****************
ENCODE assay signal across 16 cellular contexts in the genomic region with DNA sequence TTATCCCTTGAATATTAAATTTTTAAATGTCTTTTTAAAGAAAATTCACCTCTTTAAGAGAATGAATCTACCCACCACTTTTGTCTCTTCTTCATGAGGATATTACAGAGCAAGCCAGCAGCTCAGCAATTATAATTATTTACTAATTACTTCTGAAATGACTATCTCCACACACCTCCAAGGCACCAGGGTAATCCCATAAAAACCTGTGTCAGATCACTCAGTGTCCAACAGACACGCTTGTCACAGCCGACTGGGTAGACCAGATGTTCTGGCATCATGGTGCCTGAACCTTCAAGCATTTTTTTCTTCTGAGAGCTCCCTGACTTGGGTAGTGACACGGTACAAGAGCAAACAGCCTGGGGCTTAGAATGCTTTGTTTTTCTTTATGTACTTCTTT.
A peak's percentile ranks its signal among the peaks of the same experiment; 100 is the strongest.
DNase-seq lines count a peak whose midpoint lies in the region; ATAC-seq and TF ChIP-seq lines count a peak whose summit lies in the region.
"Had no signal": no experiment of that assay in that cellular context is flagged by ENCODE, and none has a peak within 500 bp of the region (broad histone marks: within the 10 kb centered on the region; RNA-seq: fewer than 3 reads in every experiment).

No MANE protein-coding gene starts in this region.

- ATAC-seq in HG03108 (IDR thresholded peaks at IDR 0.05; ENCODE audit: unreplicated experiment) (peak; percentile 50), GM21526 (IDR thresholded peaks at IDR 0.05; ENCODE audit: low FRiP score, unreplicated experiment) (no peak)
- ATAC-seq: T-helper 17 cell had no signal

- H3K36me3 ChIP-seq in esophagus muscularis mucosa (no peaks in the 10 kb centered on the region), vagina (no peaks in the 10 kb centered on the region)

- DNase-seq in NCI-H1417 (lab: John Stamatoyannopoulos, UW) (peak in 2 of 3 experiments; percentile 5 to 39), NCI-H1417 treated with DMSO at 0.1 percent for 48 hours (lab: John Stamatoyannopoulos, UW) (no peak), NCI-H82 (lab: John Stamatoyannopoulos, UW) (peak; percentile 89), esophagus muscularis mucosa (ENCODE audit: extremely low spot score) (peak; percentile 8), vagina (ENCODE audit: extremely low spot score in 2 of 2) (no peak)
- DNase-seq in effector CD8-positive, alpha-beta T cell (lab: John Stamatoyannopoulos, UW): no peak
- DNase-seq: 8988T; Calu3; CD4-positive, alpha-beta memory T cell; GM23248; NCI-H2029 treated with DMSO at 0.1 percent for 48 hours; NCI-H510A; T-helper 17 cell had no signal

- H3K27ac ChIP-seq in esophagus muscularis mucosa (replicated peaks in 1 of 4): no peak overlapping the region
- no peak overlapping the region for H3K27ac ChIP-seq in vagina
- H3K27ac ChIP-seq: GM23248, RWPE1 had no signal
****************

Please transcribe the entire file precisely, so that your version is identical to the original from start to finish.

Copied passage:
ENCODE assay signal across 16 cellular contexts in the genomic region with DNA sequence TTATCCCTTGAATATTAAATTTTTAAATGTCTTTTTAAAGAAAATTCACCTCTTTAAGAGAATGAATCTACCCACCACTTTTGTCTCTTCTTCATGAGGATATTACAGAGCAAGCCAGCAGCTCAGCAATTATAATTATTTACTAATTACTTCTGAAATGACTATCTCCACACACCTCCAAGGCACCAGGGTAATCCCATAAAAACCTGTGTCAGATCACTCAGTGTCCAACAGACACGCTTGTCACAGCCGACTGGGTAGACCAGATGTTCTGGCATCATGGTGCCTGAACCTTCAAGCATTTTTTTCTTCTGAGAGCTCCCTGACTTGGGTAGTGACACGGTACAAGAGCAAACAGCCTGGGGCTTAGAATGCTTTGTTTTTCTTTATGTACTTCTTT.
A peak's percentile ranks its signal among the peaks of the same experiment; 100 is the strongest.
DNase-seq lines count a peak whose midpoint lies in the region; ATAC-seq and TF ChIP-seq lines count a peak whose summit lies in the region.
"Had no signal": no experiment of that assay in that cellular context is flagged by ENCODE, and none has a peak within 500 bp of the region (broad histone marks: within the 10 kb centered on the region; RNA-seq: fewer than 3 reads in every experiment).

No MANE protein-coding gene starts in this region.

- ATAC-seq in HG03108 (IDR thresholded peaks at IDR 0.05; ENCODE audit: unreplicated experiment) (peak; percentile 50), GM21526 (IDR thresholded peaks at IDR 0.05; ENCODE audit: low FRiP score, unreplicated experiment) (no peak)
- ATAC-seq: T-helper 17 cell had no signal

- H3K36me3 ChIP-seq in esophagus muscularis mucosa (no peaks in the 10 kb centered on the region), vagina (no peaks in the 10 kb centered on the region)

- DNase-seq in NCI-H1417 (lab: John Stamatoyannopoulos, UW) (peak in 2 of 3 experiments; percentile 5 to 39), NCI-H1417 treated with DMSO at 0.1 percent for 48 hours (lab: John Stamatoyannopoulos, UW) (no peak), NCI-H82 (lab: John Stamatoyannopoulos, UW) (peak; percentile 89), esophagus muscularis mucosa (ENCODE audit: extremely low spot score) (peak; percentile 8), vagina (ENCODE audit: extremely low spot score in 2 of 2) (no peak)
- DNase-seq in effector CD8-positive, alpha-beta T cell (lab: John Stamatoyannopoulos, UW): no peak
- DNase-seq: 8988T; Calu3; CD4-positive, alpha-beta memory T cell; GM23248; NCI-H2029 treated with DMSO at 0.1 percent for 48 hours; NCI-H510A; T-helper 17 cell had no signal

- H3K27ac ChIP-seq in esophagus muscularis mucosa (replicated peaks in 1 of 4): no peak overlapping the region
- no peak overlapping the region for H3K27ac ChIP-seq in vagina
- H3K27ac ChIP-seq: GM23248, RWPE1 had no signal